Better lanes

Here I disagree with Andrew. His statement may be a result of efforts to drive on roads without maps, even though Baidu has good map expertise. Google's car has a map of the texture of the road. It knows where the cracks and jagged lane markers are. The car actually likes degrading lane markers. It's perfectly painted straight and smooth roads which confuse it (though only slightly, and not enough to cause a problem.) So no, I think that better line painting is not on the must-do list.

Seeing lights

He's right, seeing lights can be challenging, though the better cars are getting good at it. The simple algorithm is "you don't go if you don't confirm green." That means you don't run a red but you could block traffic. If that's very rare it's OK. We can consider infrastructure to solve that, though I'm wary. Fortunately, if the city is controlling its lights with a central computer, you don't have to alter the traffic light itself (which is hard,) you can just query the city, in those rare cases, for when the light will be changing. I think that problem will be solved, but I also think it may well be solved just by better cameras. Good robocars know exactly where all the lights are, and they know where they are, and thus they know exactly what pixels in a video image are from the light, even if the sun is behind it. (Good robocars also know where the sun is and will avoid stopping in a place where there is no light they can see without the sun right behind it.)

Working with people

How cars interact with people is one of Andrew Ng's points and the central point of Rodney Brooks' essay Unexpected Consequences of Self Driving Cars. Already many of the car companies have had fun experimenting with that, putting displays on the outside of cars of various sorts. While cars don't have the body language and eye contact of human drivers, I don't predict a problem we can't solve with good effort.

Brooks' credentials are also superb, as founder of iRobot (Roomba) and Rethink Robotics (Baxter) as well as many accomplishments as an MIT professor. His essay delves into one of the key questions I have wondered about for some time -- how to deal with a world where things do not follow the rules, and where there are lots of implicit and changing rules and interactions. Google discovered the first instant of this when their car got stuck at a 4 way stop by being polite. They had to program the car to assert its right to go in order to handle the stop. Likewise, you need to speed to be a good citizen on many of our roads today.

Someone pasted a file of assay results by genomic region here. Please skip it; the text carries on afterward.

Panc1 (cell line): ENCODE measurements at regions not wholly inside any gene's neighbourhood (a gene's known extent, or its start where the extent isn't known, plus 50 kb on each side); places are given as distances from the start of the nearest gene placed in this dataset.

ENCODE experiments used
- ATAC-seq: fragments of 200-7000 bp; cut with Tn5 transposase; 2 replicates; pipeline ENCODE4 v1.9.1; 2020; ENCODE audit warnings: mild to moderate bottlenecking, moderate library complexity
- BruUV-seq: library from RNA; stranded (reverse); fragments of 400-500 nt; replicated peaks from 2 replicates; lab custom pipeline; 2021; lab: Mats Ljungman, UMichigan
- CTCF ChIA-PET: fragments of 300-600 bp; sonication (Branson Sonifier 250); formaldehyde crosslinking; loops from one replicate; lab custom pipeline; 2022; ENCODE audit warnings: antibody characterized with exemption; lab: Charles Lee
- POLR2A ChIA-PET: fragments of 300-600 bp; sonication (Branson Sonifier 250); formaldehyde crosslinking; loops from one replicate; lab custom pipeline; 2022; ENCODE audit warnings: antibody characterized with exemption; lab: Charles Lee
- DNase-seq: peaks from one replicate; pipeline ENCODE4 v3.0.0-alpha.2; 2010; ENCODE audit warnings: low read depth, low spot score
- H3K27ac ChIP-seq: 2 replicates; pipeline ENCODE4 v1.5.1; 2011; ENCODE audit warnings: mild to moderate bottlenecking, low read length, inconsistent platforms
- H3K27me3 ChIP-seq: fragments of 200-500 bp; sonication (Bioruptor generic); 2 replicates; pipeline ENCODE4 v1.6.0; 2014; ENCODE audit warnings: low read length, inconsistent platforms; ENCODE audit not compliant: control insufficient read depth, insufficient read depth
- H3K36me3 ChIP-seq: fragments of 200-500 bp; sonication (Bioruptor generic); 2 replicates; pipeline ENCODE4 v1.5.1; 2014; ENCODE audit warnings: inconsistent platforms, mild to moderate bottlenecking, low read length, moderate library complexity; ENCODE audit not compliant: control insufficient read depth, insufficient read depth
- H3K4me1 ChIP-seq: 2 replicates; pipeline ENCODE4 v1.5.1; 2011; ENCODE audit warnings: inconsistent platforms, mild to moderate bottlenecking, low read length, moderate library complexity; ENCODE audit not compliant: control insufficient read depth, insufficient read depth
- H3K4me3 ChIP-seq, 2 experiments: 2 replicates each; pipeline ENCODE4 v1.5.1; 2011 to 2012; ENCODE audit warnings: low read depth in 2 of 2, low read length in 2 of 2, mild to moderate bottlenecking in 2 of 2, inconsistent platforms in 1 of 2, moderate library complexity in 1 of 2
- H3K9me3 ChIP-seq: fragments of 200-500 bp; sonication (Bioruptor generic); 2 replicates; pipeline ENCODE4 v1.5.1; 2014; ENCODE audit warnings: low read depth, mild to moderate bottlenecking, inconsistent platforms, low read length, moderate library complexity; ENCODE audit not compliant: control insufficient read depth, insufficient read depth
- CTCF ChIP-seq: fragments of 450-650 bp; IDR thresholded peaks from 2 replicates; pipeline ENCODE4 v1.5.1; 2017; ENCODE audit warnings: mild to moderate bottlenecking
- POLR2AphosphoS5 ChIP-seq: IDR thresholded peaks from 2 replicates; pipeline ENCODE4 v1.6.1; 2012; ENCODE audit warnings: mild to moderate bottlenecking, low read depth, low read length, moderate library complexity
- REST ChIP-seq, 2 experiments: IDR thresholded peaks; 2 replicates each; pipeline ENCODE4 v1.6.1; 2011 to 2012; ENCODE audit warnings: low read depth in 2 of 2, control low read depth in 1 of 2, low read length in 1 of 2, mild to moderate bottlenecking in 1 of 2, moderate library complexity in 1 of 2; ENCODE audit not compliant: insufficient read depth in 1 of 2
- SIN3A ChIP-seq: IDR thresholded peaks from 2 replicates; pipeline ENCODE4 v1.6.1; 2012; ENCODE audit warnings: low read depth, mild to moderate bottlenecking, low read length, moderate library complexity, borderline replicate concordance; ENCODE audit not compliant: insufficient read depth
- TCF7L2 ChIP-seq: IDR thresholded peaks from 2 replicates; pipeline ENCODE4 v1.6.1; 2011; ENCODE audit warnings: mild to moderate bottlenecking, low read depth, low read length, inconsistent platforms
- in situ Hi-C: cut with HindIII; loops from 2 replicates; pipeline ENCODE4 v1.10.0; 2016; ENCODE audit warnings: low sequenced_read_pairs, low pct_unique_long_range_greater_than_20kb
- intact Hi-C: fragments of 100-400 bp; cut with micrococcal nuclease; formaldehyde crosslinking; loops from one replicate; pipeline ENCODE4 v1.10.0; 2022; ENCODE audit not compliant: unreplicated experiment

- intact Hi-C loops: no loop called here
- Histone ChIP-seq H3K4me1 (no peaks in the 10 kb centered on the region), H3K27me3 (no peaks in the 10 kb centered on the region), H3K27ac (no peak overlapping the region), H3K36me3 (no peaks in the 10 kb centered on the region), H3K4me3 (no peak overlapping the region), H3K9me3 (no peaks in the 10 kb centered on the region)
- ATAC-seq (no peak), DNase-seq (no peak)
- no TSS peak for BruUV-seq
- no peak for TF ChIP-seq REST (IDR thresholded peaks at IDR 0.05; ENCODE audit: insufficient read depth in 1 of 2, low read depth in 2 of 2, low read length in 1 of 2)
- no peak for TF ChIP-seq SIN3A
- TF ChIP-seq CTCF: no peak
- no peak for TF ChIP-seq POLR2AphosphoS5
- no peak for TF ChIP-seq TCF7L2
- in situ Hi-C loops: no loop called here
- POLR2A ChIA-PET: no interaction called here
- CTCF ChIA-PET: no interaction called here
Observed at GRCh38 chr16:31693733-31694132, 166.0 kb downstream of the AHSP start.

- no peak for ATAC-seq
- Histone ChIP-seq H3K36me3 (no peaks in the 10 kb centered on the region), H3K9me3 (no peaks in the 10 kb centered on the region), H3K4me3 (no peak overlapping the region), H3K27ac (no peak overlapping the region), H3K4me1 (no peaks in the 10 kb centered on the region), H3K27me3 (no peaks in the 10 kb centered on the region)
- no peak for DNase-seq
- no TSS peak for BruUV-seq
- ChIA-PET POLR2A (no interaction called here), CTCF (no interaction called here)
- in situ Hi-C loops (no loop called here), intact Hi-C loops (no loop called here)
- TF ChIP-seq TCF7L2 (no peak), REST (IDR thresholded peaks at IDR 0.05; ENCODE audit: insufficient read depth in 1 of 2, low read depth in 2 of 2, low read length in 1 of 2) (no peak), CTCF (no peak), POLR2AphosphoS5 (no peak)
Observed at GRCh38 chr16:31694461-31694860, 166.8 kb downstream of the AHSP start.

His key points are as follows:

  • There is a well worked out dance between pedestrians and cars, that varies greatly among different road types, with give and take, and it's not suitable for machines yet.
  • People want to know a driver has seen them before stepping near or certainly in front of a vehicle.
  • People jaywalk, and even expect cars to stop for them when they do on some streets.
  • In snowy places, people walk on the street when the sidewalk is not shoveled.
  • Foot traffic can be so much that timid cars can't ever get out of sidestreets or driveways. Nice pedestrians often let them out. They will hand signal their willingness to yield or use body language.
  • Sometimes people just stand at the corner or edge of the road, and you can't tell if they are standing there or getting ready to cross.
  • People setting cars to circle rather than park
  • People might jump out of their car to do something, leaving it in the middle of the street blocking traffic, where today they would be unwilling to double park.
  • People might abuse parking spots by having a car "hold" them for quick service when they want to leave an event.
  • Cars will grab early spots to pick up children at schools.

Brooks starts with one common mistake -- he has bought into the "levels" defined by SAE, even claiming them to be well accepted. In fact, many people don't accept them, especially the most advanced developers, and I outlined recently why there is only one level, namely unmanned operation, and so the levels are useless as a taxonomy. Instead the real taxonomy in the early days will be the difference between mobility on demand services (robotaxi) and self-drive enabled high end luxury cars. Many of his problems involve privately owned cars and selfish behaviour by their owners. Many of those behaviours don't make sense in a world with robotaxis. I think it's very likely that the robotaxis come first, and come in large numbers first, while some imagine it's the other way around.